Rural Relationships – Domestic and Livestock Use of Surface Water

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With the amount of rainfall we have had in recent months, many landowners are concerned about Domestic and Livestock use of surface water(“D&L Use”). Though a common practice on rural land, not all landowners understand their rights and obligations in relationship to other users of their  river or stream. A landowner who has water that runs adjacent to their property or even through it, will likely have a dam on the property that creates a reservoir to hold water. This right to dam and use the water, in limited quantities, does not require a state permit; the State views the water use as a riparian right and provides a permitting exemption for D&L use. But there are some general rules to keep in mind:

  • Each landowner with land along the stream or river has equal rights in the normal flow of the body of water.
  • D&L use has quantity limits and the use must be reasonable with respect to the rights of others.
  • Water obtained for D&L use must be used on the land that is adjacent to the river or stream.
  • Landowners cannot put a dam on navigable waters of the State using the exemption (a permit is required).

Using these  general rules as a guideline, every landowner should ask:what is a reasonable use with respect to the rights of others and what protection does a landowner have when they are concerned about a neighbor’s dam or D&L use?

The “reasonable use” concept has been interpreted to mean that the owner of a reservoir for D&L use must be able to return some water to the stream if it is needed by other D&L users (for example during a drought).  If water is not made available from a D&L reservoir, the downstream user could turn to the Texas Commission on Environmental Quality (“TCEQ”) or the local court for enforcement.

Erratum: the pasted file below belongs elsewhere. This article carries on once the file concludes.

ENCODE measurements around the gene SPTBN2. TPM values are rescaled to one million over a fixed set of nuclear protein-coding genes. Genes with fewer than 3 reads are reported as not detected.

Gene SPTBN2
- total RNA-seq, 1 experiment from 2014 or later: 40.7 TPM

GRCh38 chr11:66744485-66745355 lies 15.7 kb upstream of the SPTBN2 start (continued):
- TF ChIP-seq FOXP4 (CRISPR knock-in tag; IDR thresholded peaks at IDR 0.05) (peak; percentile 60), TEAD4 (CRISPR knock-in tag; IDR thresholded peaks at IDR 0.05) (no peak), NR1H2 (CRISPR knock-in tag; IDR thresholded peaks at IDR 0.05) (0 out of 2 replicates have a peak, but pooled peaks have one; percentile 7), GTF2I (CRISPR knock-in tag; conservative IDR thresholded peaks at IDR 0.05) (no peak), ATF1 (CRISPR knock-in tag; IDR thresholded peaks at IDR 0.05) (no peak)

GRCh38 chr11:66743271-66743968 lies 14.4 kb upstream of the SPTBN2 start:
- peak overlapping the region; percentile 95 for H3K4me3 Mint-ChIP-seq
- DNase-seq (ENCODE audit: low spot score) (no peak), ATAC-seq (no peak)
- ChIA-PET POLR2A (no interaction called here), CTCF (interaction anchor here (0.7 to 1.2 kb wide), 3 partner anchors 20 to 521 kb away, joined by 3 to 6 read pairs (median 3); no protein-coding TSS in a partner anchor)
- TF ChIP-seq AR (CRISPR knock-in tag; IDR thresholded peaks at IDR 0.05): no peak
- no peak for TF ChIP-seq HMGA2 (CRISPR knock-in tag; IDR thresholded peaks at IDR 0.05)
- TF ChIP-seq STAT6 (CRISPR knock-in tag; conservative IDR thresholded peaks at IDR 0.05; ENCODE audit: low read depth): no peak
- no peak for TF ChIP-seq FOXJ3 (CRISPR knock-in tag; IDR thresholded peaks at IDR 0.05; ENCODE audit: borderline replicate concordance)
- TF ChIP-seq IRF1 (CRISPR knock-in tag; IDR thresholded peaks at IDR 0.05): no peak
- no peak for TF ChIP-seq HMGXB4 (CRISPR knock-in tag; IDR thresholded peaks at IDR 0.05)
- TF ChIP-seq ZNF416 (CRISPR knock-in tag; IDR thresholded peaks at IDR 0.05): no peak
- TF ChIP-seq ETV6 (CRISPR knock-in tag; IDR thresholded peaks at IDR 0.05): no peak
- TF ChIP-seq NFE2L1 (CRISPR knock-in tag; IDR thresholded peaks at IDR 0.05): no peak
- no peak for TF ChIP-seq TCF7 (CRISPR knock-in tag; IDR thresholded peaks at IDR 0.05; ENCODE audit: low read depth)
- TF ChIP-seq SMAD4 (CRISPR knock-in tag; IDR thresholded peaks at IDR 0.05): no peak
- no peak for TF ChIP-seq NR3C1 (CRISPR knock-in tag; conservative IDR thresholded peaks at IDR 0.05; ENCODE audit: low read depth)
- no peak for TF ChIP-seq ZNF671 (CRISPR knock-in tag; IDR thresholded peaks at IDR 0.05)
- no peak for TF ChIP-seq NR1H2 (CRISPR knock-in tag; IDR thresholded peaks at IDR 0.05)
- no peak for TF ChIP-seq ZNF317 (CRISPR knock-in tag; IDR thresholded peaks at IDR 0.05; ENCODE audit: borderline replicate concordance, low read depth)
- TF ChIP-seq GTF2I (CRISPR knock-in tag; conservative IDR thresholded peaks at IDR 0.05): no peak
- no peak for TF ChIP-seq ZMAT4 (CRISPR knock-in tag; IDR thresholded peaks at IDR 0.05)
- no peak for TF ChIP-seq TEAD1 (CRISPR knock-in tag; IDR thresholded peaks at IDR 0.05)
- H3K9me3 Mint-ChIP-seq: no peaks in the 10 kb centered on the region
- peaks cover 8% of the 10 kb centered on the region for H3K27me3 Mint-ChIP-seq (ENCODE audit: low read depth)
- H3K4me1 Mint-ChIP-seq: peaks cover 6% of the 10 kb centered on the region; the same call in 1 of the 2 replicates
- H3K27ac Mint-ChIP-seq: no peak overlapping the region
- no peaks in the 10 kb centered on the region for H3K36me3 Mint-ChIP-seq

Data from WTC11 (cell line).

The D&L use exemption is extremely valuable to landowners. If you have questions about the water rights on your property, we can help you understand and protect this valuable resource on your land.


  1. Kit Worley
    June 14, 2016

    Thanks Margaret! Good read.

  2. Mike Mecke
    June 14, 2016

    Thank you very much Ms. MENICUCCI – very informative and useful. This was passed on to me by a friend. I am very familiar with David Braun’s work over the years and admire the firm’s work on behalf of Texas’ natural resources and its stewards.

    In regards to maintaining water quality to downstream users or to the aquatic system itself, are there any usable standards or guidelines which a land owner or operator can use to assure”no harm”, but still have “reasonable use”? Say from stock watering in a smaller, but perennial Hill Country stream?

    I spent a good bit of my career with the BIA out of state and Wyoming for one had a policy of creating a fenced pasture in heavy or moderate livestock use situations, with a fenced, graveled lane to the water for stock to use preventing excessive riparian damage and erosion. Stock were not expected to spend extra time in the stream polluting the water. Which was tricky sometimes….. I don’t remember it being a law, but more of a guideline. And, a good one.

    Thank you, Mike
    Resource Manager and Water Specialist-Retired

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